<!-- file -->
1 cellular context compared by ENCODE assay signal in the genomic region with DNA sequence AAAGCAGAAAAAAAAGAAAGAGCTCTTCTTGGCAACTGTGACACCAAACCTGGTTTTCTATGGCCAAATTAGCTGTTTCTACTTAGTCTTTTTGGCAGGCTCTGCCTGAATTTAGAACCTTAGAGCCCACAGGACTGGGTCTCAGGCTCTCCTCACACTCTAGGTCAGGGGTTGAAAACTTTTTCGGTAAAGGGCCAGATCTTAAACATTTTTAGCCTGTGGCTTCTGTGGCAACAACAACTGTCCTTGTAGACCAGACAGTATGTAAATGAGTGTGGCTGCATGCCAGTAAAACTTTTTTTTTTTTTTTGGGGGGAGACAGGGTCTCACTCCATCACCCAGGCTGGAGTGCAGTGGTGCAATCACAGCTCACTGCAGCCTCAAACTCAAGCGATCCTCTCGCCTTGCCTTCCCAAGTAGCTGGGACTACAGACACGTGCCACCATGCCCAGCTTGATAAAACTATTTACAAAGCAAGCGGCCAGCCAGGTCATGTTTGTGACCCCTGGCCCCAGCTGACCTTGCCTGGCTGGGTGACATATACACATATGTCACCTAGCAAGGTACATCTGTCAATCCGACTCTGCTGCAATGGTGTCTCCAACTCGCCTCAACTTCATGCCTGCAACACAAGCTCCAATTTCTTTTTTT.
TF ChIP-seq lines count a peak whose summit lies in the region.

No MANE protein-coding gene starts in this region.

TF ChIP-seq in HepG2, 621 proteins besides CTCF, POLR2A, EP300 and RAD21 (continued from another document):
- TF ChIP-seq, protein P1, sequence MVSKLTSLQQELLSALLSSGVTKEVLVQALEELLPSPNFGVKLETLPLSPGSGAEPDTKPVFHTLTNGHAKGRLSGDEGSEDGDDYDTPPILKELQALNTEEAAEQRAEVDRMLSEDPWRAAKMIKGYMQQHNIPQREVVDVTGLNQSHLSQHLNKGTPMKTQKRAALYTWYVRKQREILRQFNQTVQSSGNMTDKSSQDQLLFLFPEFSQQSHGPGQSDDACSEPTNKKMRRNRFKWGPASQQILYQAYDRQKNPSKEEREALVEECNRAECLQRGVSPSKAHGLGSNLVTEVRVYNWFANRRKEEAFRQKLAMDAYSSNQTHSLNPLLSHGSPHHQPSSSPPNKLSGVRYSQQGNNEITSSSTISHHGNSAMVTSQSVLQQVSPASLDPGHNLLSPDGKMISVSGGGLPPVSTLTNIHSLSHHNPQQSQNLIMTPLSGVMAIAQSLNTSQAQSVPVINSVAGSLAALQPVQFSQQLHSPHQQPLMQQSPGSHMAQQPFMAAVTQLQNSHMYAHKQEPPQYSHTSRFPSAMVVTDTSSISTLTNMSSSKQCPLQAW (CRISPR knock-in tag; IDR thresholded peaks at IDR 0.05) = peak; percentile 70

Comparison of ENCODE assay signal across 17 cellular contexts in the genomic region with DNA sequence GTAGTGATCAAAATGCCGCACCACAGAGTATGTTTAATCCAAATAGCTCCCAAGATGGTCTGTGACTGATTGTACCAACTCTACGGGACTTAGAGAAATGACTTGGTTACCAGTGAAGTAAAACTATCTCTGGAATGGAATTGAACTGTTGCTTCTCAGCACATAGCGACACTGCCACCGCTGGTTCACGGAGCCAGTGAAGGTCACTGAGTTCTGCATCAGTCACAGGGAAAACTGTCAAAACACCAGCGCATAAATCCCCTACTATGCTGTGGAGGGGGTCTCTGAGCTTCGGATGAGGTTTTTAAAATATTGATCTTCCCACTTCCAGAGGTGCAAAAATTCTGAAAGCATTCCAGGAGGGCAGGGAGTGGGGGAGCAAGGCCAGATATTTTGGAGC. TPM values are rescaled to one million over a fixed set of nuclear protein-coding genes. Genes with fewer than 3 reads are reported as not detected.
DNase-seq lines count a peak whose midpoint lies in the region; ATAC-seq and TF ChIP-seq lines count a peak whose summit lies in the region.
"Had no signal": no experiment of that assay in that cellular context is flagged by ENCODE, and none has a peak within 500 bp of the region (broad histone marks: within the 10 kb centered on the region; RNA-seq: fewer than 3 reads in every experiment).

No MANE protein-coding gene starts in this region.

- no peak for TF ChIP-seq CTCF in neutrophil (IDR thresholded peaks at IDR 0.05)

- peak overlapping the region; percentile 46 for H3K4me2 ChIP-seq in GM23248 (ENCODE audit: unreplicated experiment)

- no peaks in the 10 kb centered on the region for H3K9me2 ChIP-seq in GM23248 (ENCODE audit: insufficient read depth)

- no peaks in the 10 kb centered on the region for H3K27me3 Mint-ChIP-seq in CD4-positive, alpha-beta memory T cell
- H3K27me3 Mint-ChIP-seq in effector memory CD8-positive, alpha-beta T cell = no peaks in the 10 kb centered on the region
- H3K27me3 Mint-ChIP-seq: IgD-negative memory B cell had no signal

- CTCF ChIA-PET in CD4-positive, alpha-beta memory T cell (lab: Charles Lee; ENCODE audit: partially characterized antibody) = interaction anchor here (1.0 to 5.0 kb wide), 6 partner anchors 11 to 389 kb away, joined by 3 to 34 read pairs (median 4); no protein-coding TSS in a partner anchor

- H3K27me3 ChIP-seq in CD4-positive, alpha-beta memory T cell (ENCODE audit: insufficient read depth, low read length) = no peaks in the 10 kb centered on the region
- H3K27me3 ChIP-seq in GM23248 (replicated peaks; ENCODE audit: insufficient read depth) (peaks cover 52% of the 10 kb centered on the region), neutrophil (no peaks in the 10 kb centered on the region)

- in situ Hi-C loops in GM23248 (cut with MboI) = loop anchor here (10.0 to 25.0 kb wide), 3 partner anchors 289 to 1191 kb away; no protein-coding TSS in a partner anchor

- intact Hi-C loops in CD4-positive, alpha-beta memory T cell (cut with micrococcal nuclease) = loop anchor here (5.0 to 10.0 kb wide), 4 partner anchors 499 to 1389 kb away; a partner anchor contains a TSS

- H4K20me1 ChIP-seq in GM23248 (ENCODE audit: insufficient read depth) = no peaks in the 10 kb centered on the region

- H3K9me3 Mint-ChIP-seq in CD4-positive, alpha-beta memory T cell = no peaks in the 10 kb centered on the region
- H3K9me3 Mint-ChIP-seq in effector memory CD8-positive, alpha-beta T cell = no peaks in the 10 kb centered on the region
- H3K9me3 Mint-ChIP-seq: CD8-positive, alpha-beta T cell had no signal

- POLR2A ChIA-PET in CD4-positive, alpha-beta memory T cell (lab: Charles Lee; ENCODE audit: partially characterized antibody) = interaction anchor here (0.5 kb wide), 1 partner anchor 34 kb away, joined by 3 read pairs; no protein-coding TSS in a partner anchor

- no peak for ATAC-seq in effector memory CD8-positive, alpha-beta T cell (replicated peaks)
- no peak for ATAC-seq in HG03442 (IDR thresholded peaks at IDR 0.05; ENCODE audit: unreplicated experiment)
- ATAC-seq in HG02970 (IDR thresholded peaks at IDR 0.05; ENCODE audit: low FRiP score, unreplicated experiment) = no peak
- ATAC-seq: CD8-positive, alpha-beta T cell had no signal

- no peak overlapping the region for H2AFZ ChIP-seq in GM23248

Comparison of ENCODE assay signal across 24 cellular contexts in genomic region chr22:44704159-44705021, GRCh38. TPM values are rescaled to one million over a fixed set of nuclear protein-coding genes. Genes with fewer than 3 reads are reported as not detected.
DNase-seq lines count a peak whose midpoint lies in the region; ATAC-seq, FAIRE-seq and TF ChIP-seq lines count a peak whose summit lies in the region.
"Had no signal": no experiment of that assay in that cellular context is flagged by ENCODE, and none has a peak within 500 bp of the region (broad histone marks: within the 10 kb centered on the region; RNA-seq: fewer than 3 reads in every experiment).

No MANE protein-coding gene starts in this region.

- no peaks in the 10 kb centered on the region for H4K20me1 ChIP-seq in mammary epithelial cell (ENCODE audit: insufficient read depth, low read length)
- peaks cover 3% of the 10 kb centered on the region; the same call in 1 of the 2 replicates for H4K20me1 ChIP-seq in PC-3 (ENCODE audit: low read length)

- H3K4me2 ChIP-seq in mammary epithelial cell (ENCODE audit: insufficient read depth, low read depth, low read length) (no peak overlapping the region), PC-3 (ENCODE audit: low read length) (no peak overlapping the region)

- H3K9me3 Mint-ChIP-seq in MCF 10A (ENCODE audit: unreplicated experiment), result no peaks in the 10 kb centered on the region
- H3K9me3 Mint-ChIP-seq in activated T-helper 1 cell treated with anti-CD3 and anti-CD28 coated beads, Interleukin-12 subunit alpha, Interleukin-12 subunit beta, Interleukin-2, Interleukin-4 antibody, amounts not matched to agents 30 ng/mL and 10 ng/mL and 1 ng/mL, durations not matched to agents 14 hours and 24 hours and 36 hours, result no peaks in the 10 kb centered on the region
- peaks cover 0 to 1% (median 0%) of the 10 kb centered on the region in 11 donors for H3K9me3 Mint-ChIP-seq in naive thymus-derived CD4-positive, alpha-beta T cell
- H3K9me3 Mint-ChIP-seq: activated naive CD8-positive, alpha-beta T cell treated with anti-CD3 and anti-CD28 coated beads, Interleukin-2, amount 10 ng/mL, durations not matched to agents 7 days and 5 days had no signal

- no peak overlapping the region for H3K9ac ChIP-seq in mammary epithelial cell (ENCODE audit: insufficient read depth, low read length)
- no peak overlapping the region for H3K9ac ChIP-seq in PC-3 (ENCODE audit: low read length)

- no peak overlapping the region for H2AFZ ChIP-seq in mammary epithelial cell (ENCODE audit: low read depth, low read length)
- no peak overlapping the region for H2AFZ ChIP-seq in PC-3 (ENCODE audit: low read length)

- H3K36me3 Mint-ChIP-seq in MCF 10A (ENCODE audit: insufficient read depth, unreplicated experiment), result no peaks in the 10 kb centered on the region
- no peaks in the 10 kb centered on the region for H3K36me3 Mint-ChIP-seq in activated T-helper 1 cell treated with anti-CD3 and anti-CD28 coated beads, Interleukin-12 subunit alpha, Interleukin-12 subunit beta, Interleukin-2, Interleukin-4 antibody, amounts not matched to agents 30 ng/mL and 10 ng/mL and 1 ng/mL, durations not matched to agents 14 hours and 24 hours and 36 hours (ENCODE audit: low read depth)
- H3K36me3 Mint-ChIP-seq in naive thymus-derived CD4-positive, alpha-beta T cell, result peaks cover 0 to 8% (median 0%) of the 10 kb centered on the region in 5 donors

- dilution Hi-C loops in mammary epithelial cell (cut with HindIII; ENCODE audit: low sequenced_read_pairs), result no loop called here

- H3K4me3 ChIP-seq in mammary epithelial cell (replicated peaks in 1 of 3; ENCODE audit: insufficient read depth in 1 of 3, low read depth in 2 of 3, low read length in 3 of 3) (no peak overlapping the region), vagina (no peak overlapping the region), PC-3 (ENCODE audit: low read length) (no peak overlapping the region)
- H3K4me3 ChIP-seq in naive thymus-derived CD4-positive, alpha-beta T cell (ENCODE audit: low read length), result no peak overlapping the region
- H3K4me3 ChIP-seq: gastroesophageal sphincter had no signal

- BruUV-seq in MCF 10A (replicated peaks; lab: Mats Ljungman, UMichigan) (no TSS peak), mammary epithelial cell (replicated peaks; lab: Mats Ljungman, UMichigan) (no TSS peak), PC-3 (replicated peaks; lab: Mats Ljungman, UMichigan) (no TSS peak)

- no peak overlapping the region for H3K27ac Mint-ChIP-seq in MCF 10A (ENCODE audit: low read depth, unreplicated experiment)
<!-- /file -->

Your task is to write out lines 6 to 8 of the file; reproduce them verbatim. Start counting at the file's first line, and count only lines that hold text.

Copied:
Comparison of ENCODE assay signal across 17 cellular contexts in the genomic region with DNA sequence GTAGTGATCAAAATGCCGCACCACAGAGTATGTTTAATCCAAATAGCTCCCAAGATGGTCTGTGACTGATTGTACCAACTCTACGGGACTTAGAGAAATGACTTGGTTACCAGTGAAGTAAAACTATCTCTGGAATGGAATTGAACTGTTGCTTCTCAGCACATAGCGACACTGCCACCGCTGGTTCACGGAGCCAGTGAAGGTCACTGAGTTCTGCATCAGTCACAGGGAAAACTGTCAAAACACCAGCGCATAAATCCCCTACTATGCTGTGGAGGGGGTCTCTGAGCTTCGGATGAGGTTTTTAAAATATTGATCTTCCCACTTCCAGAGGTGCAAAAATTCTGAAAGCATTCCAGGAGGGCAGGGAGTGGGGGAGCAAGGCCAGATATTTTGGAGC. TPM values are rescaled to one million over a fixed set of nuclear protein-coding genes. Genes with fewer than 3 reads are reported as not detected.
DNase-seq lines count a peak whose midpoint lies in the region; ATAC-seq and TF ChIP-seq lines count a peak whose summit lies in the region.
"Had no signal": no experiment of that assay in that cellular context is flagged by ENCODE, and none has a peak within 500 bp of the region (broad histone marks: within the 10 kb centered on the region; RNA-seq: fewer than 3 reads in every experiment).